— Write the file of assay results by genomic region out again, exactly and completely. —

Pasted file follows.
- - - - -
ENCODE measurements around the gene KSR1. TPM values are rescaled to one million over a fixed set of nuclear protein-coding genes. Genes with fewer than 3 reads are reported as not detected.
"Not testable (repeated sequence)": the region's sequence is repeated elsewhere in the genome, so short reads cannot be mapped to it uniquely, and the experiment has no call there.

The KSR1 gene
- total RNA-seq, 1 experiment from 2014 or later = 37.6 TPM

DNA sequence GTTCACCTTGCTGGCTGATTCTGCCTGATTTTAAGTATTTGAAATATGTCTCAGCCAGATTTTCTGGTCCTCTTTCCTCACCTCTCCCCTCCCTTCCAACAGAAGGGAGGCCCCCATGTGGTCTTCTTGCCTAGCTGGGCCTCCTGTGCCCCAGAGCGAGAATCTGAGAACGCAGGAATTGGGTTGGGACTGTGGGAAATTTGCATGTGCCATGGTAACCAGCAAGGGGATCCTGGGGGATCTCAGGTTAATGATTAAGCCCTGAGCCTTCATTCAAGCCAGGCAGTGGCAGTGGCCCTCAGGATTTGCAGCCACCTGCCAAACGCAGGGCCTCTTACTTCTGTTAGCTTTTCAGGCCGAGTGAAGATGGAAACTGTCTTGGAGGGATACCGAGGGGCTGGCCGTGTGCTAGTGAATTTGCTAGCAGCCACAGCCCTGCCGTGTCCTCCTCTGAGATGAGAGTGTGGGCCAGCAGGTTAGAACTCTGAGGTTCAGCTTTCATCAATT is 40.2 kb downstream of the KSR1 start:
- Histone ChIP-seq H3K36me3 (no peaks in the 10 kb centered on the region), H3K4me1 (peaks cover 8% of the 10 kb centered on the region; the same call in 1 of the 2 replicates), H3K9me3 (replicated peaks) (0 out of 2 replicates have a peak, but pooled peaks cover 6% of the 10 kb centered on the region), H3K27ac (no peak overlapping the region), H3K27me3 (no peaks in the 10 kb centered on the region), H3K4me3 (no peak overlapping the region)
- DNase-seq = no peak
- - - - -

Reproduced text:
ENCODE measurements around the gene KSR1. TPM values are rescaled to one million over a fixed set of nuclear protein-coding genes. Genes with fewer than 3 reads are reported as not detected.
"Not testable (repeated sequence)": the region's sequence is repeated elsewhere in the genome, so short reads cannot be mapped to it uniquely, and the experiment has no call there.

The KSR1 gene
- total RNA-seq, 1 experiment from 2014 or later = 37.6 TPM

DNA sequence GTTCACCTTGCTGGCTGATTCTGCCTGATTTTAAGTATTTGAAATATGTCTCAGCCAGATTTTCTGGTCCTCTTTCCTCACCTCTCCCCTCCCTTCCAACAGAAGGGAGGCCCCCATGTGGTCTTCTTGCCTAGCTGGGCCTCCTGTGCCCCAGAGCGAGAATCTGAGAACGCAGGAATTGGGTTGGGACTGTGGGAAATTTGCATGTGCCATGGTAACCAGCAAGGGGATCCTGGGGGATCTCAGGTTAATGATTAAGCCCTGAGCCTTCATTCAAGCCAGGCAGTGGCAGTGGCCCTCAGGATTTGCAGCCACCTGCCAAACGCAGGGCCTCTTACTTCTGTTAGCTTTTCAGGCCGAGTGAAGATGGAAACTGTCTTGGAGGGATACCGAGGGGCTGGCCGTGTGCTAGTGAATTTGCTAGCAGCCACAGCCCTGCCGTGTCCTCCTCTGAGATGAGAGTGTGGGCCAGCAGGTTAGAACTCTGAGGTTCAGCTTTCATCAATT is 40.2 kb downstream of the KSR1 start:
- Histone ChIP-seq H3K36me3 (no peaks in the 10 kb centered on the region), H3K4me1 (peaks cover 8% of the 10 kb centered on the region; the same call in 1 of the 2 replicates), H3K9me3 (replicated peaks) (0 out of 2 replicates have a peak, but pooled peaks cover 6% of the 10 kb centered on the region), H3K27ac (no peak overlapping the region), H3K27me3 (no peaks in the 10 kb centered on the region), H3K4me3 (no peak overlapping the region)
- DNase-seq = no peak